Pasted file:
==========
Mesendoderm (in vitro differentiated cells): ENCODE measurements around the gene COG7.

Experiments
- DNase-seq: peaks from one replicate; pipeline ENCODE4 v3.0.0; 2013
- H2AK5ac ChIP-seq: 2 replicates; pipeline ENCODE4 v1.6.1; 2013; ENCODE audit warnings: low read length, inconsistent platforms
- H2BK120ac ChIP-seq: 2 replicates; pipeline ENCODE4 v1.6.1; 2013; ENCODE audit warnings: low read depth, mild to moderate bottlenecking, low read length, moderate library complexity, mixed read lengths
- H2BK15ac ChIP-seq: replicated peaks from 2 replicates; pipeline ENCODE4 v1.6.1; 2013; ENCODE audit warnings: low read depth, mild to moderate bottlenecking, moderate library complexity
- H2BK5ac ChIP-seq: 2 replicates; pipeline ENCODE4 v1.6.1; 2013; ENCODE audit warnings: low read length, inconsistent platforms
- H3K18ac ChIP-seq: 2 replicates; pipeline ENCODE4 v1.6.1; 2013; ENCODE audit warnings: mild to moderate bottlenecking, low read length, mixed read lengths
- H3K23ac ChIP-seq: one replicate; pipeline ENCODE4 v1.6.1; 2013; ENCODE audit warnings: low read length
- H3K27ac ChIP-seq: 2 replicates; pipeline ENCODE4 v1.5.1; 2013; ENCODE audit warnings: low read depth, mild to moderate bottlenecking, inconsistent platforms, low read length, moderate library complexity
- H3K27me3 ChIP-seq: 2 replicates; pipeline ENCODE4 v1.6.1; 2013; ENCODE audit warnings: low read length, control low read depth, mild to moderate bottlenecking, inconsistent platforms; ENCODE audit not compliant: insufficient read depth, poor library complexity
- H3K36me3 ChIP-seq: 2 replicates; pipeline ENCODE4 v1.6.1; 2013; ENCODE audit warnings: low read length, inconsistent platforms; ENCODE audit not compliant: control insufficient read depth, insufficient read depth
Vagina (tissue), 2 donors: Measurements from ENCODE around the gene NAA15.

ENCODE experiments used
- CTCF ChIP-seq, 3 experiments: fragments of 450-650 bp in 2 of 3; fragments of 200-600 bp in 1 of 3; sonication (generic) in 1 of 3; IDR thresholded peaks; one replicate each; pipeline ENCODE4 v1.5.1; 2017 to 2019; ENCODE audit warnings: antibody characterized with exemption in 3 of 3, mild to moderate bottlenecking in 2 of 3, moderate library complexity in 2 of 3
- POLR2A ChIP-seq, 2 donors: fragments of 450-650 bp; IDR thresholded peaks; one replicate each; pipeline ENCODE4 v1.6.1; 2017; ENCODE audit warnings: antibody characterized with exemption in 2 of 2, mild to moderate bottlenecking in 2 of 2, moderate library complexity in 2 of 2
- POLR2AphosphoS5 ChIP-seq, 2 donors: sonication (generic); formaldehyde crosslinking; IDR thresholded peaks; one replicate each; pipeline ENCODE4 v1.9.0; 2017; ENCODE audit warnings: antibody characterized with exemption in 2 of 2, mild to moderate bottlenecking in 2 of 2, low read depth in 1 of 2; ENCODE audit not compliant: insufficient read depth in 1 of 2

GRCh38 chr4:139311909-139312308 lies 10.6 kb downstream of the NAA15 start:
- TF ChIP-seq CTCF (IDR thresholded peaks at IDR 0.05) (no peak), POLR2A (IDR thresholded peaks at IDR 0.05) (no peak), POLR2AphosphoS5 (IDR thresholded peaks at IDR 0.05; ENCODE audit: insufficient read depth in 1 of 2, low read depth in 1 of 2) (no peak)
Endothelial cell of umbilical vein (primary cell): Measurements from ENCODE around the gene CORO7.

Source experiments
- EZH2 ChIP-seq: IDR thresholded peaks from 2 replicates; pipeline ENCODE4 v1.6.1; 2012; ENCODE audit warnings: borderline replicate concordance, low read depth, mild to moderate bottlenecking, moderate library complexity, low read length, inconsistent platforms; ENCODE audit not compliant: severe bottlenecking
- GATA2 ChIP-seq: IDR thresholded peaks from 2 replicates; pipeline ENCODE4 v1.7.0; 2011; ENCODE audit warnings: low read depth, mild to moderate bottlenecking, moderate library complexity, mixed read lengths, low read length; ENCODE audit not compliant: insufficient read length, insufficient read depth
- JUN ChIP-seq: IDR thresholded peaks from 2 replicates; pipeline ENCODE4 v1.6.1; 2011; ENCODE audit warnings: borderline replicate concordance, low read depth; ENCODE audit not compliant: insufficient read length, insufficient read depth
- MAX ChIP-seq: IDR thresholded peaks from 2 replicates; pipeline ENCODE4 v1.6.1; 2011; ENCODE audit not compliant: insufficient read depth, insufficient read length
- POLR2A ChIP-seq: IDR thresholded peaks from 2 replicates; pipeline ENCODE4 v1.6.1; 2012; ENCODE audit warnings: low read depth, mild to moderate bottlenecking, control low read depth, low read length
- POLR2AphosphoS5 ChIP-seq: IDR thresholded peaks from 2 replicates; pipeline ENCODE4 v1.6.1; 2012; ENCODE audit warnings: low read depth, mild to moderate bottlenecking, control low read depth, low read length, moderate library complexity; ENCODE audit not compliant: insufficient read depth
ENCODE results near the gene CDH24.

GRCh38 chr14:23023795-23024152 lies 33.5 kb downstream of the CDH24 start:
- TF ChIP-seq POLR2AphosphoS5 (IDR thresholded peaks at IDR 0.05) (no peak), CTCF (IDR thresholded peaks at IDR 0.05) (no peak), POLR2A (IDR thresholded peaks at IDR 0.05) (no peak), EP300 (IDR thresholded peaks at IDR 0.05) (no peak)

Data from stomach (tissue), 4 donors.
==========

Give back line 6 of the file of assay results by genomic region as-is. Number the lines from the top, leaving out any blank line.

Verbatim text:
- H2BK15ac ChIP-seq: replicated peaks from 2 replicates; pipeline ENCODE4 v1.6.1; 2013; ENCODE audit warnings: low read depth, mild to moderate bottlenecking, moderate library complexity